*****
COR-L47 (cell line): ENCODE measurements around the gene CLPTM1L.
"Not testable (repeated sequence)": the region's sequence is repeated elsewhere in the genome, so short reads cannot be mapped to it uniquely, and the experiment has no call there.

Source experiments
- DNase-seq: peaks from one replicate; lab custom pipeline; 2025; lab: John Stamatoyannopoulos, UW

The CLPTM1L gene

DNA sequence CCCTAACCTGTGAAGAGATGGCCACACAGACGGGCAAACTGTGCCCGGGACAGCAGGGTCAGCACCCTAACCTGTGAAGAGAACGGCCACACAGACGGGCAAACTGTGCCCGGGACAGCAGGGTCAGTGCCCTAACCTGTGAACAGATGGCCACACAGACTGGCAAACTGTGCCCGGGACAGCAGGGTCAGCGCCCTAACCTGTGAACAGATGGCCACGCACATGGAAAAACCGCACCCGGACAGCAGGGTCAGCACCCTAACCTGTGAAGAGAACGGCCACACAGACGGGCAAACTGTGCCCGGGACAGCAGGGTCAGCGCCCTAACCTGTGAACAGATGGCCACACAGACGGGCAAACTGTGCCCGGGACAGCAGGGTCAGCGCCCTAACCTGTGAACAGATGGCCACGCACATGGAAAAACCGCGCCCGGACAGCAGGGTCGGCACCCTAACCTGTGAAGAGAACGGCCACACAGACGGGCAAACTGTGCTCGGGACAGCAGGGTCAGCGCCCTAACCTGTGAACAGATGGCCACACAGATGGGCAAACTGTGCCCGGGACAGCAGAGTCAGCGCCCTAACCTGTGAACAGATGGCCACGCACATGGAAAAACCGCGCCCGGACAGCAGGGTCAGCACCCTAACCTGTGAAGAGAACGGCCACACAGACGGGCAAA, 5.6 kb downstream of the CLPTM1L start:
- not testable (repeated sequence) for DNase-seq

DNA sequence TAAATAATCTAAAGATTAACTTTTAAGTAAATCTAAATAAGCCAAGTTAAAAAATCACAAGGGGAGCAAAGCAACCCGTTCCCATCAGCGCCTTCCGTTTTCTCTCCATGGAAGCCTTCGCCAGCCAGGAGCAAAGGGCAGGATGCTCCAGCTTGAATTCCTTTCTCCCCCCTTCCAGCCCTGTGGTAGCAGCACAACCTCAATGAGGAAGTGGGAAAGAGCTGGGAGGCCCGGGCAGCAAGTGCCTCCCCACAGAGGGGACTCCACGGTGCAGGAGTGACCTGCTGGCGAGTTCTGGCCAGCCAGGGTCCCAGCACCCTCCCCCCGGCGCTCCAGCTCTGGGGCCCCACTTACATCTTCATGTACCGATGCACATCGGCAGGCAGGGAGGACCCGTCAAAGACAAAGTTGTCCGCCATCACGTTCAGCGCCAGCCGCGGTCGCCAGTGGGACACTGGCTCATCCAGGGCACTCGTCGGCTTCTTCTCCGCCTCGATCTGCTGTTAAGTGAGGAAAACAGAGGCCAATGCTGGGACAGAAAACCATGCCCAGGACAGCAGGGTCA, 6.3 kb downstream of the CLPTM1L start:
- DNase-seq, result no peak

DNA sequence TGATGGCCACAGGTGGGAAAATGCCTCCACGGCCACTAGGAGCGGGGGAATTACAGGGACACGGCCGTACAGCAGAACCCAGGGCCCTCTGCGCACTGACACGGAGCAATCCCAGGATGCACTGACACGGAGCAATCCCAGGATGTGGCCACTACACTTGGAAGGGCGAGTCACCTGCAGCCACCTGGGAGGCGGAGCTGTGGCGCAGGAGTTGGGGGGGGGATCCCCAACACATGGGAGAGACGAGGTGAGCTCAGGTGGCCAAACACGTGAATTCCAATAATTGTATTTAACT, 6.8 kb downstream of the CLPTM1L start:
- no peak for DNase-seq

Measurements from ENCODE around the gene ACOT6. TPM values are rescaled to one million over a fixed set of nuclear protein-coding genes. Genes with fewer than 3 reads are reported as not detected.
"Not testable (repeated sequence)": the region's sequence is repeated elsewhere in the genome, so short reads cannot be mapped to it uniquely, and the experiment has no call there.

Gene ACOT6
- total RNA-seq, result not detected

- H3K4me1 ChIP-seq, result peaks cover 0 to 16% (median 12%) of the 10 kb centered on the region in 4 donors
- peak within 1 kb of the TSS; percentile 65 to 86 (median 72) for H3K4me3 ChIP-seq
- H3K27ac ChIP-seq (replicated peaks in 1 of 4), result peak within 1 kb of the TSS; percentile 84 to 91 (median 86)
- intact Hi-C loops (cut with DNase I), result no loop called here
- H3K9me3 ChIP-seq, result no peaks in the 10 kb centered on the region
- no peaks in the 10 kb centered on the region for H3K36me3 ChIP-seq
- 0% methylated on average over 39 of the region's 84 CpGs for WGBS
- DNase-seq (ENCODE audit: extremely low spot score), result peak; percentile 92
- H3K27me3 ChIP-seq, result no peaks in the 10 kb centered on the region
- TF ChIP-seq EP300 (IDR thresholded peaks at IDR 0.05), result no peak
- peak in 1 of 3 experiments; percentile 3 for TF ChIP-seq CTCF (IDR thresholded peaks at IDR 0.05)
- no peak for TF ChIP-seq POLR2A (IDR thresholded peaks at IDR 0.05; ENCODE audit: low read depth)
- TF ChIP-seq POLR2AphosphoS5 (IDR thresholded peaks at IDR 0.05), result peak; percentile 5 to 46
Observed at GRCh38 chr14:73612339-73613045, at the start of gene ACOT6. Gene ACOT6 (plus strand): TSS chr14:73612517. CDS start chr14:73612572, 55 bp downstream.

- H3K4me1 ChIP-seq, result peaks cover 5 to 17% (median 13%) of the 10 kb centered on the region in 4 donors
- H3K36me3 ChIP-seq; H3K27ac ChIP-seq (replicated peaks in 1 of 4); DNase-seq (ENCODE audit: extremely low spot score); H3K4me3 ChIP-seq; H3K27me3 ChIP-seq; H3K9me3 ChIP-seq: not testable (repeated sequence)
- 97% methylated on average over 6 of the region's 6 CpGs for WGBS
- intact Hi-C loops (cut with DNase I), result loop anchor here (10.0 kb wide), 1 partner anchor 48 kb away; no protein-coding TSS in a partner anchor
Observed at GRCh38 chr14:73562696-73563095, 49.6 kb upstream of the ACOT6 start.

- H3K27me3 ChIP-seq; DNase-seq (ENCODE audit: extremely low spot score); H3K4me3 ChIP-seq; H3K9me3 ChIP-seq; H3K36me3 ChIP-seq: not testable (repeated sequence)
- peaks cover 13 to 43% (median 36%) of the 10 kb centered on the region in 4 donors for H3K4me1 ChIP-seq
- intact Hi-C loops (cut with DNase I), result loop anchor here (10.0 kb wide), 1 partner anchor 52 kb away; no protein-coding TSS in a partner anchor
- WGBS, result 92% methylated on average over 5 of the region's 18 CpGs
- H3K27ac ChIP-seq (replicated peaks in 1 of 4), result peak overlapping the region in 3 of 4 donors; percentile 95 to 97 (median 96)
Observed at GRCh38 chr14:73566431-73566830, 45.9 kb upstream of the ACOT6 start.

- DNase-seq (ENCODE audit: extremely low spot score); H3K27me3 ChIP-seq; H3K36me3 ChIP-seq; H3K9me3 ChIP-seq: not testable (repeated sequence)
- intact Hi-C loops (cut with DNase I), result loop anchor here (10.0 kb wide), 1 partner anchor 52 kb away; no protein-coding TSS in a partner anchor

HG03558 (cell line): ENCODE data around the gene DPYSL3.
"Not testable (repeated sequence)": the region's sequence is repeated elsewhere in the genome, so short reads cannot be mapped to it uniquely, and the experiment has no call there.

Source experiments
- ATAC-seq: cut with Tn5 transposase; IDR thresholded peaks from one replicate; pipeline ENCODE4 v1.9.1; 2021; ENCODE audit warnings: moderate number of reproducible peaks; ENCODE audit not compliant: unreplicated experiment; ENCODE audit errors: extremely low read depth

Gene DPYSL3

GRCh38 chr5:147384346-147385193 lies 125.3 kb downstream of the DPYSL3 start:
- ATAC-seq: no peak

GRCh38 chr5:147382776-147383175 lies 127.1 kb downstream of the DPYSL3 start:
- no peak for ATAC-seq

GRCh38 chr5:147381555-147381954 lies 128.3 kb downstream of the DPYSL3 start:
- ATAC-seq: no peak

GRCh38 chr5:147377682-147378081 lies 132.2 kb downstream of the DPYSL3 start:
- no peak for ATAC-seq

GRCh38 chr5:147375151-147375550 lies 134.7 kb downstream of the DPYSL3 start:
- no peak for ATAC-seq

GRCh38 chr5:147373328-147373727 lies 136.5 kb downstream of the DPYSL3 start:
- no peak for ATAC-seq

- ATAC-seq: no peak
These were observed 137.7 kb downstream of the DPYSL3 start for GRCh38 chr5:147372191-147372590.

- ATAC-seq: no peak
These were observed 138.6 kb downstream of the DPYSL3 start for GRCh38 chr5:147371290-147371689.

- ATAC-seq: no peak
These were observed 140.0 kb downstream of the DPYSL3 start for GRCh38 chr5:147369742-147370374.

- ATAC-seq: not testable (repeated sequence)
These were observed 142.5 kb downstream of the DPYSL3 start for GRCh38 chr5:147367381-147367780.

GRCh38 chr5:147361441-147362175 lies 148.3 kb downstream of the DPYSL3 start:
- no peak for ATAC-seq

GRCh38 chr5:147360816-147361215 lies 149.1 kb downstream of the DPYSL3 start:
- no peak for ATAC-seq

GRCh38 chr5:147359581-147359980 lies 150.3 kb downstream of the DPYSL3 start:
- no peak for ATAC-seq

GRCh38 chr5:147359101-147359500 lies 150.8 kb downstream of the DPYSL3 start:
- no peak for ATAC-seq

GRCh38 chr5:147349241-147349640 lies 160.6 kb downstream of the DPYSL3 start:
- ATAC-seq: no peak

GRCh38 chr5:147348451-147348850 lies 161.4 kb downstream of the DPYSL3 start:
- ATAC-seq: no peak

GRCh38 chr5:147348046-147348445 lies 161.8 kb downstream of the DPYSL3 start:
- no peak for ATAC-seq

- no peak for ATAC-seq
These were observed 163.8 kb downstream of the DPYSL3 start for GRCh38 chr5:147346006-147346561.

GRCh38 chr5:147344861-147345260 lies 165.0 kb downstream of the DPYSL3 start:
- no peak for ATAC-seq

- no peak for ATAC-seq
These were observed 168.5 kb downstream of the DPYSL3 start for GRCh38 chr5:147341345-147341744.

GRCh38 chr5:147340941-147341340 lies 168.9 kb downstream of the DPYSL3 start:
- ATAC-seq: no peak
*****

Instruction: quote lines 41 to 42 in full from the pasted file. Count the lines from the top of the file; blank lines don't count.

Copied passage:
- DNase-seq (ENCODE audit: extremely low spot score); H3K27me3 ChIP-seq; H3K36me3 ChIP-seq; H3K9me3 ChIP-seq: not testable (repeated sequence)
- intact Hi-C loops (cut with DNase I), result loop anchor here (10.0 kb wide), 1 partner anchor 52 kb away; no protein-coding TSS in a partner anchor